EXT. A SMALL, SLEEPY TOWN
The NARRATOR, a dry soft-spoken type, is watching TODD walk down the sidewalk.
(To the audience)
Watch closely the man who always assumes he's being observed. He imagines his life playing out like the plot of a film. There is never a time when he doesn't feel evaluated, catalogued. He gets embarrassed when he plays the guitar badly, alone. He hums theme music when driving fast cars around curves in the road. He imagines all of the days of his life at work combining into a montage, a meaningless blur. He doesn't believe in God, but deep down he imagines there's an omniscient being somewhere watching him, keeping track and deeply fascinated.
I was part of a Greek chorus once, you know. We told tales of highest tragedy and darkest drama. I myself told of battles that drained the seas and shook the land, of men whose helmets gleamed like suns, men who stood like mountains. I said things like, "Oh fate, the venom of thy barbéd tongue numbs all men to the bite."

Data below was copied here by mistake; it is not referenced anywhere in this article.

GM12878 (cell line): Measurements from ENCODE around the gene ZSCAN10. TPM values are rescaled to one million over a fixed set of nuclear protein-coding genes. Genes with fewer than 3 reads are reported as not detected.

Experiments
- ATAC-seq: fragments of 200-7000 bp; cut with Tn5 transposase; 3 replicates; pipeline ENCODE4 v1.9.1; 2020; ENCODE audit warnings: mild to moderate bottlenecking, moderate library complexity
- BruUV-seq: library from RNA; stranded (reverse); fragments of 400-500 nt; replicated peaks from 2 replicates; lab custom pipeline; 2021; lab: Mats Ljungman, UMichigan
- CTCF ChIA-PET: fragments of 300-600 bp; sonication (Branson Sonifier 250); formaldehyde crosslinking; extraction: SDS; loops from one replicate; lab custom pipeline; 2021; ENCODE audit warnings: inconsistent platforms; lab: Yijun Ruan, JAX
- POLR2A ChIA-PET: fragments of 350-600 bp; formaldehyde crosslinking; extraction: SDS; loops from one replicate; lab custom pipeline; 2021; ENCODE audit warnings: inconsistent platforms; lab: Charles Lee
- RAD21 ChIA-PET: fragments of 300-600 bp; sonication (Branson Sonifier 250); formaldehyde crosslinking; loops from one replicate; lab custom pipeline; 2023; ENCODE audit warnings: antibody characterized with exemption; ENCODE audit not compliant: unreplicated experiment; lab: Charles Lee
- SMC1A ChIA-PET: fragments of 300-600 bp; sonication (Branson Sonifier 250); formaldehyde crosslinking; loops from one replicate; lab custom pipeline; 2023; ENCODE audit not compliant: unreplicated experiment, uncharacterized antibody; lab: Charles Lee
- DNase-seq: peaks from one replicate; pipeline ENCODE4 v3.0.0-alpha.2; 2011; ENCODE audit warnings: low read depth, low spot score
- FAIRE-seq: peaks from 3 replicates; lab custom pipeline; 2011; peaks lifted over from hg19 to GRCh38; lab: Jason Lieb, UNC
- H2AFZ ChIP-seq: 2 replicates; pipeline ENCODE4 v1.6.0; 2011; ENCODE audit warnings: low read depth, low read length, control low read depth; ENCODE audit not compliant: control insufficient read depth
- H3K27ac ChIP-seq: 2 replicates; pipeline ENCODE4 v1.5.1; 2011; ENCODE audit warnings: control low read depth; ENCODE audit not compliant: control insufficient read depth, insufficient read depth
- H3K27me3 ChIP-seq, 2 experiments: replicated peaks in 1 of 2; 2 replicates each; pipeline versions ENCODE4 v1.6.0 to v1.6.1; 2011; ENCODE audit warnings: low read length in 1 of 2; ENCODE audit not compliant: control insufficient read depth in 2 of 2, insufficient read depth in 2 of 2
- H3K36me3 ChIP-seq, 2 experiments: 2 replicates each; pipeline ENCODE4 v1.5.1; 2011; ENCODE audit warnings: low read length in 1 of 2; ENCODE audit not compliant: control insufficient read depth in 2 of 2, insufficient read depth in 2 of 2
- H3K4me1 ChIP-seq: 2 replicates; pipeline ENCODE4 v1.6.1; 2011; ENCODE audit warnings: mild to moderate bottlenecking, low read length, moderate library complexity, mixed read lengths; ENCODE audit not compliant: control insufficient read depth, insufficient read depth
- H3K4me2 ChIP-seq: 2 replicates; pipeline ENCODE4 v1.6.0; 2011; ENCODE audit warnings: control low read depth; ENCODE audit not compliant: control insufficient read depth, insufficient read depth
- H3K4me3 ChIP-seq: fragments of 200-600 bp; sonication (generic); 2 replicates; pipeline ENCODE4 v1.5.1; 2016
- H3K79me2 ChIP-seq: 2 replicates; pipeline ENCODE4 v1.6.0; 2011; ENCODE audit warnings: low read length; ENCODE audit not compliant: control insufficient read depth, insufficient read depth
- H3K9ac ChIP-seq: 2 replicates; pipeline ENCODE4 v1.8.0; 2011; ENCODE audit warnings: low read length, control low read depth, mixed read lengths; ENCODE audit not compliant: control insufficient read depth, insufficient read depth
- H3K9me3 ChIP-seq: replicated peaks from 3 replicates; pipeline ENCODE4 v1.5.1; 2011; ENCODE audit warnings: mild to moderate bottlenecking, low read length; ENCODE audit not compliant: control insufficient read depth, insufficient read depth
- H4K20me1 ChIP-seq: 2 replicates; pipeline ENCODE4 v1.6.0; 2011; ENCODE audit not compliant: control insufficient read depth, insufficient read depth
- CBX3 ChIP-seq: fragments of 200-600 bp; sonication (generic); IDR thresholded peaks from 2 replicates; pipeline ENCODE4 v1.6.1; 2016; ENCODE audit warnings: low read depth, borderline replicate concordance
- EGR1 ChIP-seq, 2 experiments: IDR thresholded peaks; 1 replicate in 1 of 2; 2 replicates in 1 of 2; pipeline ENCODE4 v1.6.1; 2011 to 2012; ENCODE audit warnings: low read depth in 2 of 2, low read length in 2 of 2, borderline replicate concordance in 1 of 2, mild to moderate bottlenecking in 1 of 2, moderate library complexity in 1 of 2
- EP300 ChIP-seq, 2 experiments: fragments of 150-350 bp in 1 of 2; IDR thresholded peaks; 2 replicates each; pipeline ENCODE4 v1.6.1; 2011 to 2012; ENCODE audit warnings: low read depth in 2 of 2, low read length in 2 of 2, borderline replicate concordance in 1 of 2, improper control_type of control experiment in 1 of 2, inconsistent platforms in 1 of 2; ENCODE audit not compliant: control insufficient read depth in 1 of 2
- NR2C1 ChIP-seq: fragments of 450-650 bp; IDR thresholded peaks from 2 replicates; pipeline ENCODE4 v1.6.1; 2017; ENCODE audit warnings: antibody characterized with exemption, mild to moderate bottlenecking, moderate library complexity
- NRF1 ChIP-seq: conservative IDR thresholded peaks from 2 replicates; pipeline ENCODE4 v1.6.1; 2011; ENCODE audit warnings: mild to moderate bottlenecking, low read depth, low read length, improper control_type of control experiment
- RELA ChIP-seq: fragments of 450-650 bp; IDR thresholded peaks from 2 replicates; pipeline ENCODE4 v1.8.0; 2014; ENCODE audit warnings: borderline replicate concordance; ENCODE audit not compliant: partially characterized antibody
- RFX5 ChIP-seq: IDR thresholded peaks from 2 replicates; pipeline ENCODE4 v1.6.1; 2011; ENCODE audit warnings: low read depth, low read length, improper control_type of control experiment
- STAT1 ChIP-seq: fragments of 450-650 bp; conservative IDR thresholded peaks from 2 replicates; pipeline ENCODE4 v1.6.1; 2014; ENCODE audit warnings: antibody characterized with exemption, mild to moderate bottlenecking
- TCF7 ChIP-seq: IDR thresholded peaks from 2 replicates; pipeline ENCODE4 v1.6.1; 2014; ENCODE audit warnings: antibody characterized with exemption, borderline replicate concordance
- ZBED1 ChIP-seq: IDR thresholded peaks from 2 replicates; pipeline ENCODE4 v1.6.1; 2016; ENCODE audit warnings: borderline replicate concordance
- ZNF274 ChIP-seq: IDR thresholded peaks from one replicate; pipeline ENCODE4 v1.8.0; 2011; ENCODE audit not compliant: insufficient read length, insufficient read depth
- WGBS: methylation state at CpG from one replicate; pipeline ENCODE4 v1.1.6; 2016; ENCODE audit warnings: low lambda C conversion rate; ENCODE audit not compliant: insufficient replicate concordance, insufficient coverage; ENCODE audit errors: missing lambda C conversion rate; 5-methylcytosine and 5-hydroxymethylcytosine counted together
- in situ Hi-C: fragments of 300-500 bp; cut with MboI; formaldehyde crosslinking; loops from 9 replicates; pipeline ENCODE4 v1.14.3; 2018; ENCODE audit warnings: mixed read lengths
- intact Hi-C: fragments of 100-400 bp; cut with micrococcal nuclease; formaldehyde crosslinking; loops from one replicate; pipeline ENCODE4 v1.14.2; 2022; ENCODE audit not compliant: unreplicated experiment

Now I say things like, "Todd was a man who spent his days brooding before a screen, then wondered where the day had gone." There's very little heroism left in the world, and where there is, it is marred by moral ambiguity. There's no telling which city deserves to triumph over another in the tales from today. Were Todd wiped out in a missile attack, he would be the first to argue that his country had engaged in unprovoked, aggressive military tactics against third-world countries to exploit them for natural resources.
Perhaps that is the great tragedy. Here I am, with the voice of a poet and words that make men gods, but there are no more gods. Not in the heavens, not in our minds, not in our stories or even our words.